John 12:20 – 33; John 11:49-52:
49But one of them, named Caiaphas, who was high priest that year, said to them, “You know nothing at all! 50You do not realize that it is better for you that one man die for the people than that the whole nation perish.”
51Caiaphas did not say this on his own. Instead, as high priest that year, he was prophesying that Jesus would die for the nation,52and not only for the nation, but also for the scattered children of God, to gather them together into one.
WN: It was my longstanding friend and colleague Hugh Kirkegaard (currently (2021) and for some years Director of Chaplaincy, Correctional Services Canada, Atlantic Region) who inspired and co-authored this paper; and had worked closely in Toronto with Bobby Oatway. He arranged for CSC funding for us to attend the COV&R (Colloquium on Violence and Religion) Conference at Emory University, Atlanta in 1999, where we presented on what was turned into the paper below.
Encouragingly, it has been republished and translated a few times.
You know nothing at all! You do not realize that it is better for you that one man die for the people than that the whole nation perish.—Caiaphas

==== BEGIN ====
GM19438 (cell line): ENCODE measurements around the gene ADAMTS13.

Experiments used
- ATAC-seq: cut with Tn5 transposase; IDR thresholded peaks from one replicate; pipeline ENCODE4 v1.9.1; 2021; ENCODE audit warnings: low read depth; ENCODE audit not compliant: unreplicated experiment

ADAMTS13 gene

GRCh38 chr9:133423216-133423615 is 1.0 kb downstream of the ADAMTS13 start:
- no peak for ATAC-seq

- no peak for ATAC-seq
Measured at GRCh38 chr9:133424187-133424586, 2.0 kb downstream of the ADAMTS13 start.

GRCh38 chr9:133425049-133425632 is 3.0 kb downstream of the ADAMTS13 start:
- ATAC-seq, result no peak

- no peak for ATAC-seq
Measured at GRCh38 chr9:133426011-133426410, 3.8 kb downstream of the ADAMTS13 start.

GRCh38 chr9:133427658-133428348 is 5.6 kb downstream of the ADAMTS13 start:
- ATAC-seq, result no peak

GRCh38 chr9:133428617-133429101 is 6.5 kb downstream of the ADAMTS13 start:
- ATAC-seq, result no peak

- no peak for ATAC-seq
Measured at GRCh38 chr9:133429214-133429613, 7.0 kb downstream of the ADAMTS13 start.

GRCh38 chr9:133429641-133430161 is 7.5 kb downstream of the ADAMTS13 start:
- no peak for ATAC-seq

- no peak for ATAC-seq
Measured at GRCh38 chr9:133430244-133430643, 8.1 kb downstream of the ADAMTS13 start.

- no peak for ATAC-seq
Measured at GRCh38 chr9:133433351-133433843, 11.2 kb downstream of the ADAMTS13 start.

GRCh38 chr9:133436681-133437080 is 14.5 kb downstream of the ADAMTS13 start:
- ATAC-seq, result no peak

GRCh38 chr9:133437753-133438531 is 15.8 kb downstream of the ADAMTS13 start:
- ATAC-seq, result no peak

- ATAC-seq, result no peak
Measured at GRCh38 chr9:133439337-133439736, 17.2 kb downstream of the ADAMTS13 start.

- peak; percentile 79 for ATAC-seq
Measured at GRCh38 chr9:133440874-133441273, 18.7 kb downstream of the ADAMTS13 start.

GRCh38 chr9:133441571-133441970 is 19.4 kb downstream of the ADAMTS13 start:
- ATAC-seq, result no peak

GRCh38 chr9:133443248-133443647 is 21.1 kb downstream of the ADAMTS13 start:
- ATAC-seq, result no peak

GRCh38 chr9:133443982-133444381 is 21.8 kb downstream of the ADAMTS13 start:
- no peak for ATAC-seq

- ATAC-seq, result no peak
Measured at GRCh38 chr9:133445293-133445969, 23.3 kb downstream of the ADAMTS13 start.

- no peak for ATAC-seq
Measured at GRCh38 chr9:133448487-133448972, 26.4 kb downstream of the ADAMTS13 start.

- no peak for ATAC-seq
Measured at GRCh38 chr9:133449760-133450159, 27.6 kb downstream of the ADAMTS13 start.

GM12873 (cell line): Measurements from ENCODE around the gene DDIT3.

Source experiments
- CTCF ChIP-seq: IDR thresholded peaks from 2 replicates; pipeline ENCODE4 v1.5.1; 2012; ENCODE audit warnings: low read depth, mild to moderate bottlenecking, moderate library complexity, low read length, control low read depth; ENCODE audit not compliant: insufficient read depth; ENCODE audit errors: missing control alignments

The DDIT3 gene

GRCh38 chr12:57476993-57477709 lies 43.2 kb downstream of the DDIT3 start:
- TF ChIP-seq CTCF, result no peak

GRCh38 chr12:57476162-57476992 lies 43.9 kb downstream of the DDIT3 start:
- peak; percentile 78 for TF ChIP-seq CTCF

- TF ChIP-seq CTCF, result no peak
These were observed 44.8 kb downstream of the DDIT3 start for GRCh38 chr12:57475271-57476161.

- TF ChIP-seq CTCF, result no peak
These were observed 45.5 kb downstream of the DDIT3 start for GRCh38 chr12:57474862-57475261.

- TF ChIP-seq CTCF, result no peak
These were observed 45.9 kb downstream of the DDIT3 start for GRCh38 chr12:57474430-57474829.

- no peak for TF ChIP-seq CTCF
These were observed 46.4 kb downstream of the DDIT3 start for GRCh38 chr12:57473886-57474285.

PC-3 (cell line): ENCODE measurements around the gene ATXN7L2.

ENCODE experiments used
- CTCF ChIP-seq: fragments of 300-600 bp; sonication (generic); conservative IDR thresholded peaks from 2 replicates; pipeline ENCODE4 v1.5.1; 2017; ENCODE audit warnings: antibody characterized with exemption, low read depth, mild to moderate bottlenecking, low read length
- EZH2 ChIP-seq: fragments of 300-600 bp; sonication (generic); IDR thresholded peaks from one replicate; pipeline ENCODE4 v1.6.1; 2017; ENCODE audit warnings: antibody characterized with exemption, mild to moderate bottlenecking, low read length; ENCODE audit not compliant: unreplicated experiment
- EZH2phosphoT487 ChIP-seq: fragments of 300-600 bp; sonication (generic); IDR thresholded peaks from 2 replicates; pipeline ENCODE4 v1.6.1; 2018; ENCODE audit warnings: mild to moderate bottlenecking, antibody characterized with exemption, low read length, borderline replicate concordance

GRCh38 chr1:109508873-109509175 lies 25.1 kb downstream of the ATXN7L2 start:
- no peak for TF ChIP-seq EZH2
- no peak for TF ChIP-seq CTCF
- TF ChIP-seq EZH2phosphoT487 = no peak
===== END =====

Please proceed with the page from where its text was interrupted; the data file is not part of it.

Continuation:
This attempted expulsion, which led ultimately to Bobby Oatway requesting to be returned to the prison he was released from, to serve the remainder of his sentence, is reminiscent of other expulsions and other victims. The broken taboos that sexual offending, particularly those offences against children, represent, create a kind of “holy fear”. But this alone does not explain the visceral and violent response which demonizes individuals like Bobby Oatway, rendering them less than human and the most heinous of offenders. There are other impulses that prompt such responses, that legitimize the violence that is an all too common response to them. Viewed through the lens of mimetic theory these realities beg the question, ‘Is it possible that sex offenders have become scapegoats among us?’
Please click on: The Sex Offender as Scapegoat